Well this is no way to start off college life. Miller Hall, a coed freshman dorm with 270 residents, is closing due to high levels of mold. Eighty percent of the dorm’s rooms reportedly have mold growing.
Students will move to hotels or U of L affiliated housing. The university is also asking students from the Louisville area to move back home for the remainder of the fall semester as Miller Hall undergoes remediation. (That will kill the college experience.) A U of L spokesperson says students won’t incur any extra costs due to the move, which is probably not a large comfort to students who (if they’re from Kentucky) are paying close to $5,000 per semester to attend U of L.
Also, if students move back home they won’t be charged for breaking their housing contract and will be reimbursed.
Built in 1964, Miller Hall has 135 rooms. Last month, a few students from various residence halls complained about possible mold. The university hired a team of environmental specialists to inspect the rooms and public areas of all residence halls while students were on fall break beginning last Friday.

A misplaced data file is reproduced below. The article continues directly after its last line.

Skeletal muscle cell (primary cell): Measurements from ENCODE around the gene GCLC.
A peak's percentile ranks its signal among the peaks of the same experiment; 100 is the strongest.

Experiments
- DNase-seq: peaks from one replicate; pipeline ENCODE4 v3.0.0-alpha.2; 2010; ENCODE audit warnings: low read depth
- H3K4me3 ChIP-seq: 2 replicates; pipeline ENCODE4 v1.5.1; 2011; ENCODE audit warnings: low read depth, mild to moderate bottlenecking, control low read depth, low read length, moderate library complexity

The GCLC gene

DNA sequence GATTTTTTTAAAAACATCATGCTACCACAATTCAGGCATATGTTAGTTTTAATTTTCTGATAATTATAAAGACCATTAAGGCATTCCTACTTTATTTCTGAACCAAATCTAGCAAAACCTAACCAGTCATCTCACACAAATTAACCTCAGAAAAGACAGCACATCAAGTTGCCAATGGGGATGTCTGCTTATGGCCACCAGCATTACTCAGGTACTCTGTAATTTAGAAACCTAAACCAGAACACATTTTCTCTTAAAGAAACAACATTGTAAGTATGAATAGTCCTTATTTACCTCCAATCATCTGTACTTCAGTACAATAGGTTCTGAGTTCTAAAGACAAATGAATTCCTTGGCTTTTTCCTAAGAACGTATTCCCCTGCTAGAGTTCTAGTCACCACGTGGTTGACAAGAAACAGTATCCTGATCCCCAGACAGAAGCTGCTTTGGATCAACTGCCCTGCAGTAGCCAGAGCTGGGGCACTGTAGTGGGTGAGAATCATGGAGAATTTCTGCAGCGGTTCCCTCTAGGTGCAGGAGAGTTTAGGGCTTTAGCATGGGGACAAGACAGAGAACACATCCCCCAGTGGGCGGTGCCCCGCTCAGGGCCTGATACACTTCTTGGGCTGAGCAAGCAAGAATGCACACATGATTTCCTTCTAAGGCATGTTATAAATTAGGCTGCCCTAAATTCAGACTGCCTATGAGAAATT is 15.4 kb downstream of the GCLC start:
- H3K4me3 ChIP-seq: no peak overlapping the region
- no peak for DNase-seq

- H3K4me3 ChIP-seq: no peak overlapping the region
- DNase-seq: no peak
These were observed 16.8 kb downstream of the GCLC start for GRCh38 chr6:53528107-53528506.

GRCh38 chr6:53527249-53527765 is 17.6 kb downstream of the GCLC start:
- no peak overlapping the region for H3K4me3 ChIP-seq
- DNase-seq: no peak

The visual inspections and subsequent air sampling found elevated levels of mold spores. From the university’s press office:
“The mold spores have been preliminarily identified as aspergillus and penicillium, which are common in the environment. At normal levels, they are not a health hazard for most people but can be irritating and cause problems for people with allergies, asthma, respiratory problems or mold sensitivity. However, the levels of mold spores detected in portions of Miller Hall were high, and officials decided to move all students until the building can be completely cleaned and the source of the mold growth found and remediated.”
Students must be out of Miller Hall by Friday night.
During a press conference Wednesday afternoon Dr. Phillip Bressoud, Director of Health Services at U of L, stated that a visual check of Miller Hall before school began did not show any signs of mold. So something “dramatically changed.”
Bressoud said a review of student records shows 15 of the 270 Miller Hall residents have visited health services over the last few months. But he stated there’s no clear indication that the illnesses they were treated for were directly linked to mold.